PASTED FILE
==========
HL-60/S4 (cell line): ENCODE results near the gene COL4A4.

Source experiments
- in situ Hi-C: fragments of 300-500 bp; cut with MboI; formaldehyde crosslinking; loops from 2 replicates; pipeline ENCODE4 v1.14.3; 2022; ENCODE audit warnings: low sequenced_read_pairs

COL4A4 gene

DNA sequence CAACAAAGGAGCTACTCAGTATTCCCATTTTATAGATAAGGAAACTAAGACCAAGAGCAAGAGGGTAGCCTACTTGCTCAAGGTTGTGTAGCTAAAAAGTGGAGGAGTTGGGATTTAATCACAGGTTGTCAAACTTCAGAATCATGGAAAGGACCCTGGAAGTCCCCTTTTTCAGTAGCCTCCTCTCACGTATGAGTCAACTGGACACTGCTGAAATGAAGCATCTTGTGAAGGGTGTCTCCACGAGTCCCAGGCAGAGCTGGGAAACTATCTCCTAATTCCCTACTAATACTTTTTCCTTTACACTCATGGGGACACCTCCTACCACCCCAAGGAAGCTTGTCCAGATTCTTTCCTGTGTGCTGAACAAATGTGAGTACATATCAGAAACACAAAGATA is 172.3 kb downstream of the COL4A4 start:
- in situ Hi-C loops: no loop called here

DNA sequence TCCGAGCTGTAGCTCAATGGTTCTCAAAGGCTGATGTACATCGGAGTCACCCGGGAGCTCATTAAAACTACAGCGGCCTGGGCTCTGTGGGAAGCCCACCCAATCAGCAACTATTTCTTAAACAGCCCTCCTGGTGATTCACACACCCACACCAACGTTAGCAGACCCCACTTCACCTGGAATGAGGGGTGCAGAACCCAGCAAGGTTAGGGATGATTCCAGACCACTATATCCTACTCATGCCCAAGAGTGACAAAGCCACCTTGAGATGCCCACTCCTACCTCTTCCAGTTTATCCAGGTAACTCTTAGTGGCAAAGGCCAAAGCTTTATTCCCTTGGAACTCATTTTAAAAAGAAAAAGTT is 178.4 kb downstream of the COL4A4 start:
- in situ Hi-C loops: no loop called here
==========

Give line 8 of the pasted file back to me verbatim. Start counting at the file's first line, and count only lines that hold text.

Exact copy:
- in situ Hi-C loops: no loop called here